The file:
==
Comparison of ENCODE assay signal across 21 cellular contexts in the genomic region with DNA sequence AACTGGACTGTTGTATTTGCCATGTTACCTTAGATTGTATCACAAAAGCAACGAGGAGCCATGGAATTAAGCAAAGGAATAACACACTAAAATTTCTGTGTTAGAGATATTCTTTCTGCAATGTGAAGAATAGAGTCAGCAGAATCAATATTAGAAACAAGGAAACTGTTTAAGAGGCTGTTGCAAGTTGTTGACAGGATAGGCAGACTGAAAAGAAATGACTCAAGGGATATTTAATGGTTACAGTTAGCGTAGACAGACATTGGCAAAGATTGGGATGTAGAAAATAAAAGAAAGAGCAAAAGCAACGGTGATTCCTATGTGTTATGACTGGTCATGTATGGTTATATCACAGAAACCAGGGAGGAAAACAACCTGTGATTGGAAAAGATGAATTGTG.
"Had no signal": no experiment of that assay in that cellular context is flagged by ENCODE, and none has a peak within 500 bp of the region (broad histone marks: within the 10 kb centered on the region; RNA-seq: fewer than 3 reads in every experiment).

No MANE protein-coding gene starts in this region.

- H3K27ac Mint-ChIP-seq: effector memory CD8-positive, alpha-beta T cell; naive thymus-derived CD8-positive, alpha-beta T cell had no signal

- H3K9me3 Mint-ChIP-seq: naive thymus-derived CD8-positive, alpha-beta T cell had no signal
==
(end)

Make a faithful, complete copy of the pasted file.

Comparison of ENCODE assay signal across 21 cellular contexts in the genomic region with DNA sequence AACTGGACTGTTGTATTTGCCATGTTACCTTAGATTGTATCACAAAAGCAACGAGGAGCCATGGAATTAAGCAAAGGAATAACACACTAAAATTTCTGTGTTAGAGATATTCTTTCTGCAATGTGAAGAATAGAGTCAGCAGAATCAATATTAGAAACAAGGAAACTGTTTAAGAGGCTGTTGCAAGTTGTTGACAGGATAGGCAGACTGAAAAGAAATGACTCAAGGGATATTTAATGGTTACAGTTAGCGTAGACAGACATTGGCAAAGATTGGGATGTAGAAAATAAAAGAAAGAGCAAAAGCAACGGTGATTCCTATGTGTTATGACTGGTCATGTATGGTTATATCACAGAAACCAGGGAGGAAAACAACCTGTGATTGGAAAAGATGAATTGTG.
"Had no signal": no experiment of that assay in that cellular context is flagged by ENCODE, and none has a peak within 500 bp of the region (broad histone marks: within the 10 kb centered on the region; RNA-seq: fewer than 3 reads in every experiment).

No MANE protein-coding gene starts in this region.

- H3K27ac Mint-ChIP-seq: effector memory CD8-positive, alpha-beta T cell; naive thymus-derived CD8-positive, alpha-beta T cell had no signal

- H3K9me3 Mint-ChIP-seq: naive thymus-derived CD8-positive, alpha-beta T cell had no signal